Mum forced to diagnose ovarian cancer herself after doctors said it was IBS
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Estelle Wignall, 27, was first told by medics that she was simply suffering from IBS when she reported feeling tired and bloated. But later, while browsing through leaflets at a pharmacy, the mum recognised her symptoms as signs of ovarian cancer.
After pushing for tests, Estelle was eventually diagnosed with grade one ovarian cancer.
The receptionist from Wigan, Manchester, had a tumour removed, as well as her right ovary and fallopian tube, and made a full recovery.
Estelle went on to marry her husband Mike and, despite fears that she wouldn't be able to conceive with one ovary, the couple welcomed their first child, Brooke, in May 2020.
Seven months after giving birth to her daughter, Estelle started experiencing the same symptoms that she had when she was first diagnosed with ovarian cancer.
As a result of the pandemic, the mum missed a number of screenings, but was eventually diagnosed with cancer for a second time in November 2020.
“After I had my baby, I started an exercise regime and started to notice that I had the same symptoms as I had had before,” she said.
“I had started the 12-week diet challenge, to get rid of my baby weight. I just needed to lose a stone, that was all.
“I started to feel very tired and I had no appetite. I thought it was all due to the diet but it got worse and I began to think cancer might be back.
“I called my GP up for an urgent scan and it came back positive and that it had spread to my lungs and liver as well.
Estelle started treatment in January 2021, where she went through six rounds of chemotherapy, two surgeries, and had a tumour in her lung removed.
This time, Estelle's cancer was stage four and terminal, leaving her with an estimated two to three years to live.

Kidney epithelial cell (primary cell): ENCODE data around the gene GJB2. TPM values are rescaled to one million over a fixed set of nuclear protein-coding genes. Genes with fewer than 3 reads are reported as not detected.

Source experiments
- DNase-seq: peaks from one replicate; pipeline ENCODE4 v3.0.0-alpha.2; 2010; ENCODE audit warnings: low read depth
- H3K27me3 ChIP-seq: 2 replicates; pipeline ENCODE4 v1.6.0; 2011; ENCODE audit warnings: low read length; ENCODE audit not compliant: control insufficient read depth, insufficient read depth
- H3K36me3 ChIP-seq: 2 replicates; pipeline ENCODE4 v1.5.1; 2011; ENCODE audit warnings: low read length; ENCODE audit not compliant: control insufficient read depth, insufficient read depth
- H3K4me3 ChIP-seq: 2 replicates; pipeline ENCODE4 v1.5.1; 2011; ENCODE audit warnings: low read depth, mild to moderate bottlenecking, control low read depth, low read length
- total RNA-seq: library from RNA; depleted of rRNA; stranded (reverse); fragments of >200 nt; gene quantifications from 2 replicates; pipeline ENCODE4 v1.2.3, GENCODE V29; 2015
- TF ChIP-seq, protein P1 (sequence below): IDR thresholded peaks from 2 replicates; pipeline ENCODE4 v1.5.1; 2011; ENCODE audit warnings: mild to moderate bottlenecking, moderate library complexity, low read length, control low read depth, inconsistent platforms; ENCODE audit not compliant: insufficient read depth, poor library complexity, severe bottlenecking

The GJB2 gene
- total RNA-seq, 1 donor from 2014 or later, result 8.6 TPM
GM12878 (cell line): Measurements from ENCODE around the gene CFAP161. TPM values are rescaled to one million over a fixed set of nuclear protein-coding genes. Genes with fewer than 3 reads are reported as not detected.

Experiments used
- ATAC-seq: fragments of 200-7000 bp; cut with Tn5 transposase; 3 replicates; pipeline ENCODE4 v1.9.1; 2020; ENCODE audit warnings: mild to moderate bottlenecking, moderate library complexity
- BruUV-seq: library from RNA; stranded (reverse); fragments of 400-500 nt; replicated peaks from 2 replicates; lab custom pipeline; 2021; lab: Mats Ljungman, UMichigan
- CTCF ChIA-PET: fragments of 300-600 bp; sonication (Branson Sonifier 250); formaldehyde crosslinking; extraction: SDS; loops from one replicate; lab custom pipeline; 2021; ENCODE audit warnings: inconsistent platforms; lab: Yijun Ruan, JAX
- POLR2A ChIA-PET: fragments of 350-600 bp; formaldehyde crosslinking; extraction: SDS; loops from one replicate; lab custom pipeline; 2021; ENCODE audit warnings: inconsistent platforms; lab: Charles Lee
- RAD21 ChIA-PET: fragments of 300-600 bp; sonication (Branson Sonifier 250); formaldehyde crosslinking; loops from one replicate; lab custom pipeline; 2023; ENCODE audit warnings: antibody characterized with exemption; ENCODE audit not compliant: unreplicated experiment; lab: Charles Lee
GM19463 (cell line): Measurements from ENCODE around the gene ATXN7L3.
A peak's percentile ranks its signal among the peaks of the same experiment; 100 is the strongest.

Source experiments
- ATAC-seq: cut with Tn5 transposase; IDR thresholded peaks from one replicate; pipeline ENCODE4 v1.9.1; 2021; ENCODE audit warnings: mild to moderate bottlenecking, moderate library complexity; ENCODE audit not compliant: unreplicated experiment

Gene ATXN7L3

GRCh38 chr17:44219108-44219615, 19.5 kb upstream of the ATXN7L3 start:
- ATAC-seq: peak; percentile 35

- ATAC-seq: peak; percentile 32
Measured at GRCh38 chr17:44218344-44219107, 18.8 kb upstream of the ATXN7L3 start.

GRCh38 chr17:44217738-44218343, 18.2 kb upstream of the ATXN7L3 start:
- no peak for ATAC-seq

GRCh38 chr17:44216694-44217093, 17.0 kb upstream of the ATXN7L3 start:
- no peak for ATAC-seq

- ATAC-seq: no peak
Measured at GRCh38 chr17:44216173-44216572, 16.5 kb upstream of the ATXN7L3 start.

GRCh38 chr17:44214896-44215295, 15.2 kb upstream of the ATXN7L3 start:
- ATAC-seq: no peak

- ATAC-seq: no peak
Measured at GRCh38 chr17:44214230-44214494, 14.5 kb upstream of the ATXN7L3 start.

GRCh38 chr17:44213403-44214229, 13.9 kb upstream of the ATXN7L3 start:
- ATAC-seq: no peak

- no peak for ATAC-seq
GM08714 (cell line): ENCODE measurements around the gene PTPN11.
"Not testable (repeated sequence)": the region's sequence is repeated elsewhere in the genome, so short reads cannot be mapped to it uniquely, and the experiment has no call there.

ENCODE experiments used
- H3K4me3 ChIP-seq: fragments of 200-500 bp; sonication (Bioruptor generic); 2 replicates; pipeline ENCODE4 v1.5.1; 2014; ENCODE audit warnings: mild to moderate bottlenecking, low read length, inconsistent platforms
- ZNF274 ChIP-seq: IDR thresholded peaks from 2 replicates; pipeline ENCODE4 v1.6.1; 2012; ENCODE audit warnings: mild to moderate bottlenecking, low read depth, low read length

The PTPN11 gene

"I refuse to accept that, I want to see my daughter grow up and at least have her remember me", she said.
“I am feeling like, because I am terminal and stage four, the NHS has pretty much written me off.”
The mum asked doctors to refer her for a Guardant360 blood test to identify the type of cancer cells she has.
She explained: “From this, they can recommend the best kind of treatment for me individually, however, the NHS has denied me the help I need."
The mum is now raising money to do the test privately through a GoFundMe page.
“Alongside my GoFundMe page, I shaved my hair for my treatment live feed and donated it to the Little Princess Trust, a charity which makes wigs for children who have lost their hair due to cancer treatment or other conditions,” she said.
“My husband and brothers shaved their heads as well, and the video raised nearly £4,000 for ovarian cancer charity Ovacome."
So far, Estelle has raised over £30,000 for alternative treatments and trials, but the cancer is continuing to spread.
The mun said: "I have so much fight left in me and I want to try all my options at this point, I can’t imagine life without my family.”
You can donate to Estelle's GoFundMe page here.
If you’ve been affected by any of these issues and want to speak to someone in confidence, contact Macmillan’s Cancer Support Line on 0808 808 00 00, 8am–8pm seven days a week.